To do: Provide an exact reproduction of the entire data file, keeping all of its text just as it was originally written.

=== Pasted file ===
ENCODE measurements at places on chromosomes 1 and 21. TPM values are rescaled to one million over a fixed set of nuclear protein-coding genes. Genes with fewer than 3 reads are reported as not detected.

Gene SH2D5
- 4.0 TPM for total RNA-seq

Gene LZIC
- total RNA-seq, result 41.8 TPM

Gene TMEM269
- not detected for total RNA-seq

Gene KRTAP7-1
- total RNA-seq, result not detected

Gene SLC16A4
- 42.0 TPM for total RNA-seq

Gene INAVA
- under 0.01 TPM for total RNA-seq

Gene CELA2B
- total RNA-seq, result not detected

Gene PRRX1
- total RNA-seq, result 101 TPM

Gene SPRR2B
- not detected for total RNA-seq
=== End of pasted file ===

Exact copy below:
ENCODE measurements at places on chromosomes 1 and 21. TPM values are rescaled to one million over a fixed set of nuclear protein-coding genes. Genes with fewer than 3 reads are reported as not detected.

Gene SH2D5
- 4.0 TPM for total RNA-seq

Gene LZIC
- total RNA-seq, result 41.8 TPM

Gene TMEM269
- not detected for total RNA-seq

Gene KRTAP7-1
- total RNA-seq, result not detected

Gene SLC16A4
- 42.0 TPM for total RNA-seq

Gene INAVA
- under 0.01 TPM for total RNA-seq

Gene CELA2B
- total RNA-seq, result not detected

Gene PRRX1
- total RNA-seq, result 101 TPM

Gene SPRR2B
- not detected for total RNA-seq